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Safety planning: Use proper equipment for maximum impact

September 19, 2010
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Pedestrian safety is a topic that requires attention, planning and action.

Falls are the leading cause of emergency room visits and as the average cost per claim has grown to exceed $10,000, no facility can afford to be in a reactive position.

The Boy Scouts had the right idea — be prepared.

Preparation means taking a serious look at your facility to identify potential hazard sources, and likely slip-and-fall scenarios.

Once you have a clear picture of your pedestrian traffic patterns and your hazard risks, you are in a position to take action.

If you have a wet mopping operation, you can expect to encounter slip-and-fall conditions as a daily part of your work.

Your professional equipment should include folding safety signs and mobile barricades, designed to collapse and be positioned near the most likely hazard sites for rapid deployment.

The key factor in preventing falls is short response time: Identify the hazard, take rapid action to alert pedestrians, and if need be, barricade to inhibit access to the hazard.

Scheduling the occasional safety training ensures that your team knows when and how to use these safety tools, and where to find them.

Reduce exposure to liability claims

To protect you and your facility against claims take these steps:

  • Be aware of industry specific safety facts
  • Implement and use a safety program
  • Keep a written record of the safety system that is in place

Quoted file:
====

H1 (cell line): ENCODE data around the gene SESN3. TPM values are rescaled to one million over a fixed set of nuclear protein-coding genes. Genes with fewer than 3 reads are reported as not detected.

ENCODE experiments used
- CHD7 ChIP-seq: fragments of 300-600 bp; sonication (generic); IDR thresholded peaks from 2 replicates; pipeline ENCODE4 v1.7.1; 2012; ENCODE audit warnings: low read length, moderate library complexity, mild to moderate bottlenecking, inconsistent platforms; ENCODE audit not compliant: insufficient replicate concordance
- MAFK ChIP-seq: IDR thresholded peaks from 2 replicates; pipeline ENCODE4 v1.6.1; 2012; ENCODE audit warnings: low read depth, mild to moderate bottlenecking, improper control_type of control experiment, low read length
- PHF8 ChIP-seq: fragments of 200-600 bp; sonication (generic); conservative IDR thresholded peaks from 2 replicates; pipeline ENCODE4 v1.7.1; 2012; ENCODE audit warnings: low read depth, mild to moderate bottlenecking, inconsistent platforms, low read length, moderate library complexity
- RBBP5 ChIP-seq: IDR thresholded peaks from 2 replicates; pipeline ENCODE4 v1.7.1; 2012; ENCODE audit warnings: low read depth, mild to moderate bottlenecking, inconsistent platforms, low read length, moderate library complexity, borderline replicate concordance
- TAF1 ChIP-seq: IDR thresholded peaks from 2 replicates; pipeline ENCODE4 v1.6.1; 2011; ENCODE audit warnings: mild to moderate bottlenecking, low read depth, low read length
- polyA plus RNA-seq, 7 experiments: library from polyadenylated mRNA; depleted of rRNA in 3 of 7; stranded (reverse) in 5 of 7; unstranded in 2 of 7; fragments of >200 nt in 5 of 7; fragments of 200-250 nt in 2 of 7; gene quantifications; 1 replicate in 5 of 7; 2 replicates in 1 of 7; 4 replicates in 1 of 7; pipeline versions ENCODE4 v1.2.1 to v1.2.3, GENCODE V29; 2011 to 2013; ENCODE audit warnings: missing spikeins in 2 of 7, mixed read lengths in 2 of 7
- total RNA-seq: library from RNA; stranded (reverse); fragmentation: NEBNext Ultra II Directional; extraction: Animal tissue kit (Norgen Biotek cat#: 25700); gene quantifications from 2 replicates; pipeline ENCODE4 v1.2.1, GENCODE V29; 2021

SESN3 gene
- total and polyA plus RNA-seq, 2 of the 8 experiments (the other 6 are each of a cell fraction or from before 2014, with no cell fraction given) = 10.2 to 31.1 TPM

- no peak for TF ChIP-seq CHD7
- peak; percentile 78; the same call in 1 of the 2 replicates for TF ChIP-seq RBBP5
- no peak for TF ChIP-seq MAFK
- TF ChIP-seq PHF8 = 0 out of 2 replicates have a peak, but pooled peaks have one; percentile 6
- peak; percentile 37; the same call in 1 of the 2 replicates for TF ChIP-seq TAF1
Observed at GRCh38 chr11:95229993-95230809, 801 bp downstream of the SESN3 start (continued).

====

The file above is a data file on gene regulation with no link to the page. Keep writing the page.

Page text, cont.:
• Use audit tools to help calculate safety items and placements
  • Keep basic records and inspection logs of your safety program
  • Train employees on proper pedestrian safety practices and maintain records of employee safety training

If incidents do occur, investigate immediately and record findings.

There are other instances when simply alerting pedestrians of a potential hazard is not sufficient.

For unanticipated problems, from an automatic door malfunction to painting and various other types of scheduled maintenance, effective accident prevention can require the use of a barrier.

Yet again, the proper tool depends upon the job.

The best protection from legal liability is to have proper plans and resources in place before an accident occurs.

If reasonable precautions to prevent incidents are in place, you can reduce the risk of liability.

Mark Hoyle is manager of the Pedestrian Safety Group, and has been instrumental in the product development and technical innovation of pedestrian safety products. Joe DeZarn is director of communications at Rubbermaid Commercial Products, LLC.

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